Medical and Dental School Interviews

Last updated: 19/08/2021

Dreaming of that place in medical or dental school?

Interviews are your chance to make the right impression and show that you’ve thought this through.

What you will find in this article

Understanding the different types of interviews

The best ways to prepare for your interview

The types of questions you might be asked

Frequently asked questions (FAQs)

Medical school interview information

Dental school interview information

The article is designed to get you started. To make sure you’re fully prepared, buy our medical school interview course, which includes a highly detailed, book-length guide covering must-know terms, essential questions, model answer frameworks and crucial tips and tricks. All for just £20!

Types of interview

1. Understanding the types of interviews is key to being prepared

Medical schools have different ways of interviewing applicants: The most common are panel interviews and multiple mini-interviews (MMIs), though if you are applying to Oxford or Cambridge, you’ll have a completely different kind of interview.

How do panel interviews and MMIs compare?

Panel Interviews

Multiple Mini Interviews (MMIs)

A small panel of interviewers. One will pose a question while others take notes. Questions are rotated around the panel.

Applicants move through multiple stations consisting of scenarios or questions. Each station is designed to test a specific aspect of the individual.

Time is not as much of a factor, and you can go into greater detail.

At 5-10 minutes per station, you have to be concise.

You may be asked about your personal statement by every examiner.

Your personal statement is likely to be covered only at one station.

You can build up rapport with the examiners due to the 20-30 minutes you spend talking to them.

Rapport is harder to create due to the frenetic nature of this type of interview.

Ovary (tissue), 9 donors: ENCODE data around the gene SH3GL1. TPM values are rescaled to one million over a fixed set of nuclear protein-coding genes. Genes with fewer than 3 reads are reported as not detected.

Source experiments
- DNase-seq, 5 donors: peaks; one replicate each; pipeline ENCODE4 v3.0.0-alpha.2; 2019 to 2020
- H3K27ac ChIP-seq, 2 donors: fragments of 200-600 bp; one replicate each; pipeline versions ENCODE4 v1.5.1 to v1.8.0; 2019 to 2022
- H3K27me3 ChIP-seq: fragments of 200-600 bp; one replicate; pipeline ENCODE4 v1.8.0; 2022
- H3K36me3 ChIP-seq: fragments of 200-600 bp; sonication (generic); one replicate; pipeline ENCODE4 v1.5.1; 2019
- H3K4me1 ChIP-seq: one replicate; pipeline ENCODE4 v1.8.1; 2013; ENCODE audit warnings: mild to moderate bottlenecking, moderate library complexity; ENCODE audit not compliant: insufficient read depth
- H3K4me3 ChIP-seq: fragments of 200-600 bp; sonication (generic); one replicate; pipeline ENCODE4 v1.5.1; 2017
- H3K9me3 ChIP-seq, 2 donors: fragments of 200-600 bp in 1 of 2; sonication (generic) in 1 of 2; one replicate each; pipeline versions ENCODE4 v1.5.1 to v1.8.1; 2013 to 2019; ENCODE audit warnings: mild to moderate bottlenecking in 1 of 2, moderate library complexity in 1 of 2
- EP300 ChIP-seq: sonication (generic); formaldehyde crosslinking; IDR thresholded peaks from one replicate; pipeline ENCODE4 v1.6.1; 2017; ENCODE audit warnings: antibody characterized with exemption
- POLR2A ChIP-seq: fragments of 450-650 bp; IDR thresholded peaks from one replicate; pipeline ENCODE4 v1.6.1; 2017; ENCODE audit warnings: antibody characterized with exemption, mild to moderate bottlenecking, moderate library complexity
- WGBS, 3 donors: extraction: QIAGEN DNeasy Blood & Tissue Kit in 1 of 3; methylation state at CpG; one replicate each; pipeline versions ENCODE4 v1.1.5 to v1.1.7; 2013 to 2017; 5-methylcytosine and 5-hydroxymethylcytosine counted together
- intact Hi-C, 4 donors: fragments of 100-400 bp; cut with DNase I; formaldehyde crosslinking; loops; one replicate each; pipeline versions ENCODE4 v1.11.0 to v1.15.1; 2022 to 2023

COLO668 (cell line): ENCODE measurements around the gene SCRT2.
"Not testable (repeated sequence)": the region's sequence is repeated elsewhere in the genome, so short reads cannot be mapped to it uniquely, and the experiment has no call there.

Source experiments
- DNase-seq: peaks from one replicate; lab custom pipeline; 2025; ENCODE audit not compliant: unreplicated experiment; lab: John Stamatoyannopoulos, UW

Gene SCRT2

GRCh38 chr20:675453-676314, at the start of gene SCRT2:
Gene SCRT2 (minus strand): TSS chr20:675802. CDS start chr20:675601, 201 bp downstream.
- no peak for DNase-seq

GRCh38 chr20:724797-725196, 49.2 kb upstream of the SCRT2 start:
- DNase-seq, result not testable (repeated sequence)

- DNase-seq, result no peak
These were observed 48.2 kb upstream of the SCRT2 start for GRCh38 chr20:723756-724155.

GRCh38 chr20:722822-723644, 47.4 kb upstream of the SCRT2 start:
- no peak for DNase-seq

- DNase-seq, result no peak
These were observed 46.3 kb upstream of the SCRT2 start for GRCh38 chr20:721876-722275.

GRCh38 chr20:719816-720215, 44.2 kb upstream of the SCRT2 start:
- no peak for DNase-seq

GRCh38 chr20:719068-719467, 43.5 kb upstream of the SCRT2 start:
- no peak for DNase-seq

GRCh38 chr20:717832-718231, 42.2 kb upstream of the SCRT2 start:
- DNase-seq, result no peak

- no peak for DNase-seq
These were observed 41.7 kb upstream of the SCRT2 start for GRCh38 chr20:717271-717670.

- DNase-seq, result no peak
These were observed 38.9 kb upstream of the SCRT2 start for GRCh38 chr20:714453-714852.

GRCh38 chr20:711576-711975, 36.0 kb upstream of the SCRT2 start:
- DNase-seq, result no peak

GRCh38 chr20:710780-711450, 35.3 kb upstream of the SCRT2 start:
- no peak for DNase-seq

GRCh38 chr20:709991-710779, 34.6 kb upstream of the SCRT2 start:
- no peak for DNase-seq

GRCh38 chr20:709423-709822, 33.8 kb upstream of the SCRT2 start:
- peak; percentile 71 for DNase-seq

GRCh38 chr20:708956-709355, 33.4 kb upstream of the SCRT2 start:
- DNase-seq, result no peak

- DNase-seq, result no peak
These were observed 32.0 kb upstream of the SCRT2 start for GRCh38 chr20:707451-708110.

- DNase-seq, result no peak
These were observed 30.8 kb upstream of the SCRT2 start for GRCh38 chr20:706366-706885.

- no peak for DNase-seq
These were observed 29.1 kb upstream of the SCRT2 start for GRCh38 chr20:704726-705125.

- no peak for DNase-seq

Usually 2-3 examiners If you give a poor answer, it is witnessed by every examiner.

Mistakes will only be noted by the examiner(s) at the station(s) where you make them.

2. How do you prepare for panel interviews?

  • Practise waiting to give your answer

Even though you don’t have time to prepare, you should take a few moments after you’ve been asked the question to quickly arrange your thoughts so that you can give a clear answer rather than a jumbled answer. Asking for a moment can actually give a great impression.

  • Practise speaking to groups of people

It is important to create rapport with the whole panel of examiners. When you’re in social situations, practice making eye contact with the whole group and making sure everyone feels listened to.

3. How do you prepare for MMIs?

We go into greater detail in our MMI article, but as a broad overview, you can prepare by working on the following:

  • Time management

Train yourself with a strict time limit of about 7–8 minutes to answer questions, learn to respond to prompts adequately in this timeframe. 

  • Simulating the structure of the interview

Since each station is like the start of a new interview, the structure takes some getting used to.

Simulate the interview by asking friends or family to ask you typical interview questions at separate stations. This can create some familiarity with the format, which will be a huge help on the day.

University of Cambridge
University of Cambridge

4. Oxford and Cambridge medical interview prep

Oxbridge’ (Oxford and Cambridge) interviews are designed to see how you deal with unfamiliar questions. The interview format is similar to their teaching style and they want to see if you would thrive in this environment.

Be prepared for random topics designed to test your problem-solving skills. Explain your thought process to the interviewer. 

An example of these kinds of questions:

  • What is the concentration of water?
  • How would you weigh a mountain?
  • How is a city like a cell?